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Cavalli Cocchi.Lanzetti.Roversi - Cavalli Cocchi, Lanzetti, Roversi CD (album) cover


Cavalli Cocchi.Lanzetti.Roversi


Rock Progressivo Italiano

3.40 | 25 ratings

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Honorary Collaborator
3 stars Refined (nearly) to death but it sure is pretty

Their press release claims CCLR "continue the tradition of Italian Progressive Rock groups, singing in English and bringing the genre up to date", the latter part which is worthy of some moderate scorn in my opinion. First off, the RPI genre is already up to date and has been well before this trio arrived on the scene. There are plenty of exciting and "up to date" bands on the current scene. Second, despite their claim of continuing the tradition, CCLR's English vocals are instead a footnote to that tradition. RPI bands are more than welcome to use them of course and a few did/do, but the fact remains that the vast majority of classic/modern RPI bands use the beautiful and romantic Italian language thankfully, and the majority of RPI fans I've known prefer it that way. The Italian language is one of the great thrills of listening to this unique and amazing sub genre.

CCLR is short for Cavalli-Cocchi, Lanzetti & Roversi, a new "supergroup" featuring former PFM and Acqua Fragile vocalist Bernardo Lanzetti, Mangala Vallis' Gigi Cavalli Cocchi on drums, and Moongarden's Cristiano Roversi on keyboards and bass. Guitar duties are handled by a cavalry of special guests, including none other than Mr. Steve Hackett. The new album is a highly professional production from hugely talented musicians, but the great degree of refinement zaps some of the thrills from the project for me. I almost thought of this as "lounge-RPI" mixed with crossover and sometimes too much vocal melodrama, during one track I thought I was listening to Meatloaf.

Yet despite my light hearted ribbing, the majority of the album can be described as mature, laid-back, elegant rock music with an affluent sophistication and carefully considered, earnest arrangements. Lanzetti, who sounds amazingly like Roger Chapman of Family fame, is a gifted vocalist who brings new life to several songs, one of which includes a reworking of the Acqua Fragile classic "Morning Comes." It's a very beautiful, pastoral moment. Roversi employs enough mellotron to excite the old school fans, while instrumental sections can occasionally get jazzy or bluesy in the smoothest sense of the words. There is a good deal of piano, bass, and acoustic guitar interplay that is quite clean and given plenty of space. They sometimes brought to mind Procol Harum for their pace and warmth, as well as classic Supertramp for their blend of accessible styles, and even Peter Gabriel for the unique art-rock flavor.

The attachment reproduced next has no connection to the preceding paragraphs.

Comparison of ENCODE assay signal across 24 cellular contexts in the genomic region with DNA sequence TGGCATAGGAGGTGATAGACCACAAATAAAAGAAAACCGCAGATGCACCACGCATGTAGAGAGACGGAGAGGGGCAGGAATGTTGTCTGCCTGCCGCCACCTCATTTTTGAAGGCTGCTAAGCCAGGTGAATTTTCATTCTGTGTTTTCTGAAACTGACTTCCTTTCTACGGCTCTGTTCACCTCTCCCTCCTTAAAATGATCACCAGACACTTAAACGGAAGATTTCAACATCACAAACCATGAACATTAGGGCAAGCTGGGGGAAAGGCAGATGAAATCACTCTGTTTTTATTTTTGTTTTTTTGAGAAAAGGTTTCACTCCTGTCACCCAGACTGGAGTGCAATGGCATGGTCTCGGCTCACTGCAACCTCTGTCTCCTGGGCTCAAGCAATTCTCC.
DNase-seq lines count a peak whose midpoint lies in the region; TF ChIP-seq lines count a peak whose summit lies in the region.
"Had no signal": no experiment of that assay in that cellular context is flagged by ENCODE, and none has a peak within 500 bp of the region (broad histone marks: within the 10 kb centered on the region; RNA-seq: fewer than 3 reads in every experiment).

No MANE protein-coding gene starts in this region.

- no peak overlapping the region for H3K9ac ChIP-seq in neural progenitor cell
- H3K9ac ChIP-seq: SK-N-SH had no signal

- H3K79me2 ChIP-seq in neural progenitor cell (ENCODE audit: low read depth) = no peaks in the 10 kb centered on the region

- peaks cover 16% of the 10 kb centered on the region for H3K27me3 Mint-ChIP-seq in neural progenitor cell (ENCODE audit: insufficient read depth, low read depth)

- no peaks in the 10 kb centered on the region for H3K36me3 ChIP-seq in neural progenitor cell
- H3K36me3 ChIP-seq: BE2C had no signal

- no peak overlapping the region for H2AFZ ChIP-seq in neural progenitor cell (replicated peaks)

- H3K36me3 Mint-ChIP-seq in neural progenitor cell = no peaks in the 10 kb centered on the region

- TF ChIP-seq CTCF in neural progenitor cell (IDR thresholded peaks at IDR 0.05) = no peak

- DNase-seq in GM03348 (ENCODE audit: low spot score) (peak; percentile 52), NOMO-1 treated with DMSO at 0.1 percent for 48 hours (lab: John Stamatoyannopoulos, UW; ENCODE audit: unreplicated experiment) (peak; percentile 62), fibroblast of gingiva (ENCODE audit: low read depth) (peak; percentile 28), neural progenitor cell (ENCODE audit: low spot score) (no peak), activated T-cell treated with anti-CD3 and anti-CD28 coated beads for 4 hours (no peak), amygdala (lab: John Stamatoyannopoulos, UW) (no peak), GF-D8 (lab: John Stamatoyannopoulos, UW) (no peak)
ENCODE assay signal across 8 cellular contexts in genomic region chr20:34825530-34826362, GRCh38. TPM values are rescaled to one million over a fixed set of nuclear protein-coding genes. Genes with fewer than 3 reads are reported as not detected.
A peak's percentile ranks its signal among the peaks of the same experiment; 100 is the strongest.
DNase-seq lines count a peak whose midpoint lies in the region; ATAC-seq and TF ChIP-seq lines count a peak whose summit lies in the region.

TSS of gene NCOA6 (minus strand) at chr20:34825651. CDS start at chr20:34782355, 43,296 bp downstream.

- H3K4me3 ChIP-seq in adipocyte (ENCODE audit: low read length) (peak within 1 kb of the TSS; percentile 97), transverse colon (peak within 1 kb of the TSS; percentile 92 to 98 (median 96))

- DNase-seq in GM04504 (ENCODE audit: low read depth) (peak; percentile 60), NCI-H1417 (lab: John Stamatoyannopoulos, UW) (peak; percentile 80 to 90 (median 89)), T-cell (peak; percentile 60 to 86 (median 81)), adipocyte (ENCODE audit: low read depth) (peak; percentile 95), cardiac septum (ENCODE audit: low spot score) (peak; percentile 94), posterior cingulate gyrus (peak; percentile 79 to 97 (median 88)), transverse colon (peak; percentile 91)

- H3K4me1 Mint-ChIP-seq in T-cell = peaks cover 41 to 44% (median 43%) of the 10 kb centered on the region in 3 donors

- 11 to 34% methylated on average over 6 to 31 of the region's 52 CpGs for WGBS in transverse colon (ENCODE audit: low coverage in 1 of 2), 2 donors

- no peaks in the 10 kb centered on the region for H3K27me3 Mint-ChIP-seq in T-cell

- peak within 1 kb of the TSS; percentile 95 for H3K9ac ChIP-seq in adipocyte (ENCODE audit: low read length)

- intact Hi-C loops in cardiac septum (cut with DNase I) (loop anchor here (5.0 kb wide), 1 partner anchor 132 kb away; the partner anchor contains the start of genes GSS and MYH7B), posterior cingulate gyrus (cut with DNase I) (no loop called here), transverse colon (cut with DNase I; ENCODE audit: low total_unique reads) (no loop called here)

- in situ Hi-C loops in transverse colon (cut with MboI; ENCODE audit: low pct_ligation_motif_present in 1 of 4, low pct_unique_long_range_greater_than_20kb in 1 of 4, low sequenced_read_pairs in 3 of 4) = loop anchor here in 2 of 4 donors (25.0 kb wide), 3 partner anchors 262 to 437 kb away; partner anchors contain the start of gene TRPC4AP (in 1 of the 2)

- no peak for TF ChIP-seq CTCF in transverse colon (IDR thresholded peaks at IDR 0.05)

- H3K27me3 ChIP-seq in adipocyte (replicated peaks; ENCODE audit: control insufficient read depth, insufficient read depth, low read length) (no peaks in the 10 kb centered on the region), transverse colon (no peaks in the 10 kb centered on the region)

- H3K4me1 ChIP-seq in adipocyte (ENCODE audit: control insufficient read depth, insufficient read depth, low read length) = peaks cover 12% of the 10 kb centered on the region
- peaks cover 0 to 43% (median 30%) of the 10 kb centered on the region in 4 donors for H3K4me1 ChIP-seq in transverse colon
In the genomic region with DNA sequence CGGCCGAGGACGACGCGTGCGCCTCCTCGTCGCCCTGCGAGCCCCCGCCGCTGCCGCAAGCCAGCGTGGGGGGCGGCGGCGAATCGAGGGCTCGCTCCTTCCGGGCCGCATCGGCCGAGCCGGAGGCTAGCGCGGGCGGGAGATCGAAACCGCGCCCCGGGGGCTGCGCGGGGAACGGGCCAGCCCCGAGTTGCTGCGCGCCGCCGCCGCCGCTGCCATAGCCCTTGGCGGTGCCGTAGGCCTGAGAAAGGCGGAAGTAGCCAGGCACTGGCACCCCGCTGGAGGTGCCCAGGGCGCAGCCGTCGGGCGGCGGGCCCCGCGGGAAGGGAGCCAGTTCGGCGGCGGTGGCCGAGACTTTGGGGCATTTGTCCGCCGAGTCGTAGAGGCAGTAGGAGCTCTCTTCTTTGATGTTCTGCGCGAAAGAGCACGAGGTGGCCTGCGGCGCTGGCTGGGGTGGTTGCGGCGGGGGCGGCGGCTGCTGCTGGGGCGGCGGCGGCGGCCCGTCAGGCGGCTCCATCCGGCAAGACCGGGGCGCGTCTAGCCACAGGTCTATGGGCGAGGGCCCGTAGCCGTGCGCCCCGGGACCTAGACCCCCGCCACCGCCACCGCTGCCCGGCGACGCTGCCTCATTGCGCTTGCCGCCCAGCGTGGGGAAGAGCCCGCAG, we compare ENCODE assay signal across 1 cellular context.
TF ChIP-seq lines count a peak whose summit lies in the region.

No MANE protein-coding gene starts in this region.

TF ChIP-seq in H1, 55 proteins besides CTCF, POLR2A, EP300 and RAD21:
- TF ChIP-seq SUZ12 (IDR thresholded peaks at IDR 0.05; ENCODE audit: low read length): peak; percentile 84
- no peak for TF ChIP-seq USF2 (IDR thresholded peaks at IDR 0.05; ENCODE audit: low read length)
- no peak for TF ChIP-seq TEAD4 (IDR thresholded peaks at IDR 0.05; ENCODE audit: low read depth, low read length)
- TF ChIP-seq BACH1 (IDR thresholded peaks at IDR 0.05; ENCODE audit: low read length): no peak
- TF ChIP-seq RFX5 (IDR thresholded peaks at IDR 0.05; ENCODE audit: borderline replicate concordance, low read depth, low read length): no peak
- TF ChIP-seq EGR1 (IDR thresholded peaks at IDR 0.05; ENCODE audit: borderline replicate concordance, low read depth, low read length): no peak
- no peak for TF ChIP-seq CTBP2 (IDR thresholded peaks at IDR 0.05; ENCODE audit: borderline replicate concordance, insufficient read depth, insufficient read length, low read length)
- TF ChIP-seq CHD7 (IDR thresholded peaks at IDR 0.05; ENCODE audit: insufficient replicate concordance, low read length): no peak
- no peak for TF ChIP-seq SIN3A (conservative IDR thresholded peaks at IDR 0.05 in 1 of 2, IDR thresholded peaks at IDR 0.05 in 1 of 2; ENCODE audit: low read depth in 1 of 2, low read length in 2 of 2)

The roster of musicians alone makes this debut of interest to fans of RPI even if the sound is only occasionally genre typical. I personally was somewhat indifferent to what I was hearing and repeated listening overcame only some of that. I appreciated the quality and seriousness of the project but found myself wanting much more. More mischief, more release, and more sweat. I was a bit like a Clapton fan watching the master give a deep and "mature" modern day live acoustic performance while secretly dying to get back to the car so I could crank some Cream. I guess that means I'm still stuck in middle-aged adolescence but I have to be honest. In any case, this is a good album which delivers a wealth of truly beautiful moments despite my reservations, and is recommended to those who love a refined and relaxing approach.

Finnforest | 3/5 |


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